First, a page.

By Adem Tepedelen
As an American expatriate living in Victoria, I’ve always been acutely aware of the English presence here. Coming from a country largely founded on separating itself from jolly ol’ England, I’ve noticed many small things — from certain foods and beverages to the omnipresence of English-accented residents — that have seemed the most “foreign” to me. Canada and the U.S. obviously have much in common, but a connection to England isn’t one of them.
One English export that we share a kindred appreciation for — especially in the summer — is the gin and tonic. The satisfying pleasure of a light, refreshing and delightfully complex cocktail, it seems, is something that we see eye to eye on. Two simple ingredients (three, if you include a wedge of lime) poured over ice and given a gentle stir, I think we can all agree, is a lovely thing to enjoy outside on a warm, sunny day.
Take as Needed
Like many of the alcoholic beverages we enjoy today, gin evolved from an herbal elixir consumed for medicinal purposes. Juniper “berries” (technically, cones) impart clean, bitter pine and citrus flavours and aromas and were thought to be helpful for everything from stimulating the appetite to providing relief from rheumatism and arthritis. They have been consumed in many cultures around the world for centuries.
The Dutch, however, popularized a juniper-based spirit, called genever (which means juniper), in the 17th century, and when Dutch ruler William of Orange occupied Scotland, Ireland and England, he brought the drink with him. Anglicizing it as gin, the British put their own spin on it with unique combinations of aromatic botanicals and brought it to the far corners of the world.
It was, in fact, in colonial India in the mid-19th century where gin met tonic. Again “medicinal use” enters the picture. This medicinal “tonic,” a quinine-based drink with a bit of sugar added, was consumed to prevent malaria. In order to make this medicine more palatable, the locals began mixing it with gin. Thus, two beverages previously used to cure one’s ills became a classic cocktail that is today enjoyed for entirely different reasons. The addition of a lime wedge — which I suppose has its own health benefits — sealed the deal.
Citrus, Spice and Everything Nice
The process of adding aromatic botanicals to a neutral distilled spirit and transforming it into gin is done primarily in two ways. The first is called “compounding,” whereby botanicals are simply added to a neutral spirit to impart the flavours. The second is to add botanicals to a neutral spirit and then redistill that spirit. Juniper has obviously always been the predominant ingredient, but it’s typically complemented by a wide variety of other additions, from citrusy inclusions such as lime, orange or grapefruit peel to a wide variety of spices like anise, angelica root, cardamom, cinnamon, coriander, licorice root and even flowers. Our numerous B.C.-made, New World versions tend to favour the local terroir and use an abundance of hand-picked ingredients such as cedar, fir, lavender, bay laurel and, of course, juniper.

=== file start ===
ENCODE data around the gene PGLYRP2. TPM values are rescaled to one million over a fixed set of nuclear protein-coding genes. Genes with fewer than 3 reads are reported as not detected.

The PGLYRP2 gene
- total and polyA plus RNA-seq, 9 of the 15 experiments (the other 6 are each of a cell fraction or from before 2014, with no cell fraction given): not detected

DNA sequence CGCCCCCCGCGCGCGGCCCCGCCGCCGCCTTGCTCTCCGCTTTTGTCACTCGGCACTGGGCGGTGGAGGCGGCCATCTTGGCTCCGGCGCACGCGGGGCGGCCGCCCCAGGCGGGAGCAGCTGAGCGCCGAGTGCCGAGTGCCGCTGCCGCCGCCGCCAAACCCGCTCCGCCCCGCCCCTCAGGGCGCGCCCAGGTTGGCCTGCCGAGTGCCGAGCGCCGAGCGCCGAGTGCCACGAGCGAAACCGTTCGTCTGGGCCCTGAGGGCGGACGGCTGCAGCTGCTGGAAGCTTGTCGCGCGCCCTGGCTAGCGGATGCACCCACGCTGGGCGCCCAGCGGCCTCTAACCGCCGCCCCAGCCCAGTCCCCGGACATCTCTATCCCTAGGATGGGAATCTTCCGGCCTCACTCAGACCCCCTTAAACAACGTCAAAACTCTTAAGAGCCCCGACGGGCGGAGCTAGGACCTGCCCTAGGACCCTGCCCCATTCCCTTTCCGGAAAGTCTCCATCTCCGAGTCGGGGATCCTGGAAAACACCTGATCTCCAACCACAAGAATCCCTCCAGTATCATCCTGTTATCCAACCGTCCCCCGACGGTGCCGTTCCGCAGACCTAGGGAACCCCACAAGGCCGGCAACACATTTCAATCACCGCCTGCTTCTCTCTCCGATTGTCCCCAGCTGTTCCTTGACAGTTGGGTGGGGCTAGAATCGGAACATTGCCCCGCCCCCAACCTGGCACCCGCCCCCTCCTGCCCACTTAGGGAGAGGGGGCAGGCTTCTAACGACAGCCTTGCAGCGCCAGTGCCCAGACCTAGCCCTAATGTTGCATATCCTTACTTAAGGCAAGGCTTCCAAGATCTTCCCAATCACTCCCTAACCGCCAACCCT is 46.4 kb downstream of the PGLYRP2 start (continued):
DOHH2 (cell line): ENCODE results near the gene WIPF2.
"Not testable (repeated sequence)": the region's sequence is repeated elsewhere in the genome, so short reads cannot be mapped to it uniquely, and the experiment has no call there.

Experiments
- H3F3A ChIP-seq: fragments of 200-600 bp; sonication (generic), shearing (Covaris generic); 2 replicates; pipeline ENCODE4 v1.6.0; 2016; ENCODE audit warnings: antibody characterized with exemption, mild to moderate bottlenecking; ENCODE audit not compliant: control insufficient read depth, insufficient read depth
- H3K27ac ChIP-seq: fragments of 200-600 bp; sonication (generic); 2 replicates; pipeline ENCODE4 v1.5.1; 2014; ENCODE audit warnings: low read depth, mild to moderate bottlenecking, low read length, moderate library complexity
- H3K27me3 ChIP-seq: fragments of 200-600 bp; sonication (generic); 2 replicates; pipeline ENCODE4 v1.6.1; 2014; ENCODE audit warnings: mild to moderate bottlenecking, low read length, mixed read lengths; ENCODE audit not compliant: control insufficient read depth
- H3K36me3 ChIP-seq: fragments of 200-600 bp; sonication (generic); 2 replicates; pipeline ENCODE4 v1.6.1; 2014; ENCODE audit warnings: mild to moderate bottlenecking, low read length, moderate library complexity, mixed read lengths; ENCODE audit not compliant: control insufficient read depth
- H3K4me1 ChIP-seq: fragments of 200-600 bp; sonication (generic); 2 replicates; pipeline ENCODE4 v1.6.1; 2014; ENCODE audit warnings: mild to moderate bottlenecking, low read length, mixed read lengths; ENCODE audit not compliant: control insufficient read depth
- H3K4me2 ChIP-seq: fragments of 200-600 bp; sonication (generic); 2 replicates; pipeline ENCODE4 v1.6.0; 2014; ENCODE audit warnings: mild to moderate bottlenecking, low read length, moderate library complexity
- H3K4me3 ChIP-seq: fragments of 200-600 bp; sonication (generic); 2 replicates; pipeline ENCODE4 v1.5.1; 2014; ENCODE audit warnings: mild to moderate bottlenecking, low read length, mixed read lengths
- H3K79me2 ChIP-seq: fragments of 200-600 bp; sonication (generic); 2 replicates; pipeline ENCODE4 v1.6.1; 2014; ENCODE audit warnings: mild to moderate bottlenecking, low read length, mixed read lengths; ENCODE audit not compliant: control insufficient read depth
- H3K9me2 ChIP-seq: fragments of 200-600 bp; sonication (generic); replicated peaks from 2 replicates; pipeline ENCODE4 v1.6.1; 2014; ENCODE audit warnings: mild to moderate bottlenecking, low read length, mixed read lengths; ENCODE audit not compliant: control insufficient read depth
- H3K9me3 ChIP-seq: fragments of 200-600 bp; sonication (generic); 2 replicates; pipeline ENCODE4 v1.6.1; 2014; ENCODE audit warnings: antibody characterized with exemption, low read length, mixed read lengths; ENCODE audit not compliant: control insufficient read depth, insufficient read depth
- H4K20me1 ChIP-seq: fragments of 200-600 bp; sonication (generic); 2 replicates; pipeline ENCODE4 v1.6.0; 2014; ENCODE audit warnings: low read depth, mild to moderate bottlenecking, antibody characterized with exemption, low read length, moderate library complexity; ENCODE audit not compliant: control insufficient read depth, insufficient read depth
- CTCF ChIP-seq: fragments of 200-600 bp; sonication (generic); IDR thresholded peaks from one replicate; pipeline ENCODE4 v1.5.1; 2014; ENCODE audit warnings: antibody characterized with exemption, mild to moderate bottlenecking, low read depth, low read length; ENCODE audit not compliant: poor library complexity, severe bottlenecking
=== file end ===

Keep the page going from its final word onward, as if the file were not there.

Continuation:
Gin, more specifically Victoria Distillers’ Victoria Gin, was at the vanguard of the current explosion of locally distilled spirits. Nearly every upstart distillery that has followed the path Victoria Distillers (formerly Victoria Spirits) blazed has come up with its own unique take on
And this is at the heart of what makes gin so fascinating. In the same way the craft-beer revolution was fueled by brewers taking classic European styles and putting their own North American twists on them, craft distillers are creating their unique botanical recipes to distinguish their product.
Mass-produced brands, such as Bombay Sapphire and Beefeater, largely have a “classic” gin profile that leans heavily on juniper. Not so in B.C., where distillers like Vancouver’s The Liberty Distillery, for instance, offer three gins — Endeavour, Endeavour Origins and Endeavour Pink — each with distinctive botanical additions and flavour profiles. Victoria craft brewery Phillips recently launched its distilled-spirits line, Phillips Fermentorium, and distinguished its Stump gin with the addition of hops, an ingredient typically used for bittering and flavouring beer, but with many gin-friendly notes to it.
Another way B.C. gins have distinguished themselves is with the many different agricultural products — from apples to grapes to honey — used to distill the spirit, and the use of locally sourced botanicals.
Tonic with a Twist
Tonic is, of course, an integral part of a G & T, but it’s typically the silent partner. It’s the yin to gin’s yang, offering a balancing bitterness, a touch of sweetness and a refreshing effervescence.
However, Phillips Fermentorium has attempted to elevate tonic with the four-packs it sells at grocery stores and liquor stores. Each quartet features a bottle each of Phillips’ unique recipes. The Artisanal Dry is a classic tonic with a twist provided by the addition of fruit and citrus notes; Botanical Brew is pink and offers pleasant floral notes; Philosopher’s Brew is based on a popular Silk Road herbal tea of the same name and offers floral and citrus herbal-tea notes; the Cucumber Mint is like summer in a bottle, offering refreshing, clean savoury notes with a tart finish.
Part of the beauty of the G & T, however, is its simplicity. It’s a cocktail you can easily make with inexpensive ingredients (save for the alcohol) sourced from any grocery store. Fancy tonics can be fun, but Canada Dry and a lime will do just fine, thank you.
I may not have any strong opinions about whether Red Rose or Tetley is the better tea, but I can appreciate the timeless appeal of a gin and tonic or two while enjoying some West Coast sunshine on a warm summer day.